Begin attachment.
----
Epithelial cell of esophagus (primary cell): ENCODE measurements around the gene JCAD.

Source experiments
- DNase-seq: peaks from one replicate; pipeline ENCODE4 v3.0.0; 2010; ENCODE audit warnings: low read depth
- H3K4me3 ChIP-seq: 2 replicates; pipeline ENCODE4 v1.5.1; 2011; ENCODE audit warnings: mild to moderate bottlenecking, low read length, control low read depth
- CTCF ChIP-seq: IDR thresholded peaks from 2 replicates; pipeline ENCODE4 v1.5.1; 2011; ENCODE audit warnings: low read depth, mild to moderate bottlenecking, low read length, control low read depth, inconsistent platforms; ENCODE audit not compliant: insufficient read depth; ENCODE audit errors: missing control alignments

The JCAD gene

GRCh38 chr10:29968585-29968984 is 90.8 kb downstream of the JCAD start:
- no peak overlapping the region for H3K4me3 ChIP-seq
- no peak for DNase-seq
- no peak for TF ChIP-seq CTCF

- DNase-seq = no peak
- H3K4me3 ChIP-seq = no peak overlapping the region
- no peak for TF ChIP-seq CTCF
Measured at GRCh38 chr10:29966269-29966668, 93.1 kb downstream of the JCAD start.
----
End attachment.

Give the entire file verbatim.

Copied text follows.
Epithelial cell of esophagus (primary cell): ENCODE measurements around the gene JCAD.

Source experiments
- DNase-seq: peaks from one replicate; pipeline ENCODE4 v3.0.0; 2010; ENCODE audit warnings: low read depth
- H3K4me3 ChIP-seq: 2 replicates; pipeline ENCODE4 v1.5.1; 2011; ENCODE audit warnings: mild to moderate bottlenecking, low read length, control low read depth
- CTCF ChIP-seq: IDR thresholded peaks from 2 replicates; pipeline ENCODE4 v1.5.1; 2011; ENCODE audit warnings: low read depth, mild to moderate bottlenecking, low read length, control low read depth, inconsistent platforms; ENCODE audit not compliant: insufficient read depth; ENCODE audit errors: missing control alignments

The JCAD gene

GRCh38 chr10:29968585-29968984 is 90.8 kb downstream of the JCAD start:
- no peak overlapping the region for H3K4me3 ChIP-seq
- no peak for DNase-seq
- no peak for TF ChIP-seq CTCF

- DNase-seq = no peak
- H3K4me3 ChIP-seq = no peak overlapping the region
- no peak for TF ChIP-seq CTCF
Measured at GRCh38 chr10:29966269-29966668, 93.1 kb downstream of the JCAD start.